More recently, American Trans Air, the nation's 11th-largest airline, ordered 20 next-generation 737-800s with winglets.
As part of its joint venture with Boeing, Aviation Partners can retrofit existing planes with blended winglets. It has already signed contracts to retrofit about 70 737-800s with blended winglets, including 26 for Hapag-Lloyd and 19 for Air Berlin.
Deals with several other customers are in the works, Clark said.
Aviation Partners is also looking to retrofit Boeing's fleet of older "classic" 737s. It has completed a blended-winglet design for the 737-300. Flight tests could begin late this year.
The Federal Aviation Administration last week certified the blended winglets for the Boeing Business Jet. Certification for the 737-800 winglets is expected early next year.
About 800 of the 737-800s will have been delivered before the winglets are certified and Boeing can begin adding them in the factory. Clark expects about half those 800 planes will eventually be retrofitted with winglets.
Blended winglets are also planned as a retrofit option for operators of Boeing 757s, 767s and 747s, Clark said, noting that the payoff on long-haul planes will be significant for an airline.
"If we can save an airline 5 percent a year on fuel, that's huge," he said.
That's why Aviation Partners is paying for the current 747 flight testing. It hopes to one day retrofit hundreds of older 747s with blended winglets, assuming the flight test results come out as expected.
"We are not a big company," Clark said. "These big planes are real expensive to fly. When you load that baby with 56,000 gallons of fuel and pull out your credit card . . ." His sentence trailed off in laughter.
Those tests, using a leased 747-200 freighter, are being flown out of the former George Air Force Base near Los Angeles. Later, the same plane will be fitted with raked tips by Boeing for a comparison before it firms up the design for the 747-400X Stretch.
Boeing wind tunnel tests found that a raked tip on the 767-400 would provide better operating efficiency than traditional winglets such as those on the 747-400.
The recently completed 767-400 flight test program showed the raked tips boosted the plane's fuel mileage up to 1.5 percent better than the wind tunnel tests had predicted.
The blended winglets being tested on the 747 in California are more than twice as big as the winglets on the 747-400. So it remains to be seen if Boeing will opt for blended winglets or raked tips on the 747-400X Stretch.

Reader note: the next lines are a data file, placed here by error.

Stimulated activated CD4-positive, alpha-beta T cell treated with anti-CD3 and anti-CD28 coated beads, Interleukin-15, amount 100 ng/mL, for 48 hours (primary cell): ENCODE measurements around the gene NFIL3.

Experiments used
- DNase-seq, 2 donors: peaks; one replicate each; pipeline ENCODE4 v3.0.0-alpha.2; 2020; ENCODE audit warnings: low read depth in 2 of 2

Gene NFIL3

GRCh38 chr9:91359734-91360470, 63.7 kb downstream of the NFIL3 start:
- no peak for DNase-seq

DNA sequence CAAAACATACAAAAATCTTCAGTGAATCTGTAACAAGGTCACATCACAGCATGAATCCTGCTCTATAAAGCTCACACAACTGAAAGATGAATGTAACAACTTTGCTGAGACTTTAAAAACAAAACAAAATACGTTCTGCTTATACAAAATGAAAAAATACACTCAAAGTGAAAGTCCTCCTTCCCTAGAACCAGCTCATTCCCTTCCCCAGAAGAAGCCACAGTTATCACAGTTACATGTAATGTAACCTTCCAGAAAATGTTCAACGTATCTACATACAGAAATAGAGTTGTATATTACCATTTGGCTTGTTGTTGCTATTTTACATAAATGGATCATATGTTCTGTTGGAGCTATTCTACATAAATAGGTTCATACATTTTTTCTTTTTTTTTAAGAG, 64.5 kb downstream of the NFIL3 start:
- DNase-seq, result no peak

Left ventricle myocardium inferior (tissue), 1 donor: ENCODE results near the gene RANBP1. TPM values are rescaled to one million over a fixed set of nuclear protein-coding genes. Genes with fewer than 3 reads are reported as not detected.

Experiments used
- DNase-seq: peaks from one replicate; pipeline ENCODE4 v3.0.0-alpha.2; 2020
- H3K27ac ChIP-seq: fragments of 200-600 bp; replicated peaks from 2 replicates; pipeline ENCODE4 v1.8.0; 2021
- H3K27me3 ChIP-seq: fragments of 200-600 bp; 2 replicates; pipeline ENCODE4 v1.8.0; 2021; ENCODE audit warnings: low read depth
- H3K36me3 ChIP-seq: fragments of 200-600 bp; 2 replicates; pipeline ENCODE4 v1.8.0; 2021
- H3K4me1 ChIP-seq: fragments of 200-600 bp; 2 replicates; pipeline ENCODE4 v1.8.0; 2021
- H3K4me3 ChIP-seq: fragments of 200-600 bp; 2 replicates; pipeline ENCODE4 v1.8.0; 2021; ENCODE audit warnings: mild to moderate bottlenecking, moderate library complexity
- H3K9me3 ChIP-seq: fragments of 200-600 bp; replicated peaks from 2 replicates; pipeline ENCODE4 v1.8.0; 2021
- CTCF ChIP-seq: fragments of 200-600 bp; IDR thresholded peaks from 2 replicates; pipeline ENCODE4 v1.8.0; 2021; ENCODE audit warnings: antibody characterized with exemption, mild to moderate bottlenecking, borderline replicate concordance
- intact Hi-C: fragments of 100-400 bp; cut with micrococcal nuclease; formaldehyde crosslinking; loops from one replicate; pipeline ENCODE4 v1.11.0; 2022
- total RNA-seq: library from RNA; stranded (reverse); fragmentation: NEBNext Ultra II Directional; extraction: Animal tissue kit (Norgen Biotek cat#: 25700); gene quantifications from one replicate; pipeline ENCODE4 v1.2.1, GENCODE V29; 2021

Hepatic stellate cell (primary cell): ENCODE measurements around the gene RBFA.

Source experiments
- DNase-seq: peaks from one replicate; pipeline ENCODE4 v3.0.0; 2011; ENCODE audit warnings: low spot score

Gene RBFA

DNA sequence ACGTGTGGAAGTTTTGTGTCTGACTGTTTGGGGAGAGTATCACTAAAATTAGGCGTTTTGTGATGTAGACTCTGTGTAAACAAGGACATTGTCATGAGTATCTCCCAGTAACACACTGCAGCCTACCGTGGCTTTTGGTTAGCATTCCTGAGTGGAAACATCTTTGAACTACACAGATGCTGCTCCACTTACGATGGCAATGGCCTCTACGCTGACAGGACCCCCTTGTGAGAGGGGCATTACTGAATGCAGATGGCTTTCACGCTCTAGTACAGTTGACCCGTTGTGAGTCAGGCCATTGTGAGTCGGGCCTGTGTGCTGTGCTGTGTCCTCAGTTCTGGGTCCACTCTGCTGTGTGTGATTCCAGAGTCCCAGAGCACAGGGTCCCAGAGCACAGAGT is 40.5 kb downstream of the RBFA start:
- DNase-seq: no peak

Either way, it won't be that many years before passengers flying on many Boeing jetliners look out at the window and see the graceful curve of a blended winglet, according to Clark.
"We are looking at a business plan of (retrofitting) from 1,500 to 2,500 planes in the next five or six years," Clark said.
"We have customers screaming for them."

Old 16th Sep 2000, 08:57
  #10 (permalink)  
Luscombe Driver
Posts: n/a

The tip of a wing generates drag due to the high-pressure air beneath the wing rolling up and around the tip into the area of low pressure on top of the wing. This persistence toward equilibrium between two unequal pressures produces wing-tip vortices and is considered one type of parasitic drag. One way to overcome this inefficiency is to build a barricade between the two pressure gradients. This can be accomplished in three ways. The old fashioned way is to simply increase the wing span a bit. All the old birds did this by simply putting a rounded tip on the wing. Bush pilots flying high wing aircraft accomplish the same thing by putting “droopy” tips on the wings that hang down. The more modern airplanes opt for the "cool” looking winglets that point up. All three approaches accomplish the same effect. They each reduce parasitic drag thus increasing power available for speed and performance. The main reason for winglets being that an increase of 15 foot per wing on say the new “stretch” 747 would cause considerable parking and hangering problems and a 15 foot droopy tip would wreck havoc on runway lighting as well as ground equipment. Logic would dictate going up with any additional wing tip. Just makes sense and of course it does look “way cool.” You can bet your bootstraps that the aeronautical engineers didn’t forget anything. Most people just don’t realize that tips are tips and bigger just isn’t always better. An additional 15-foot of wingtip per wing induces additional parasitic drag by just being there and one form of drag must be weighed against another.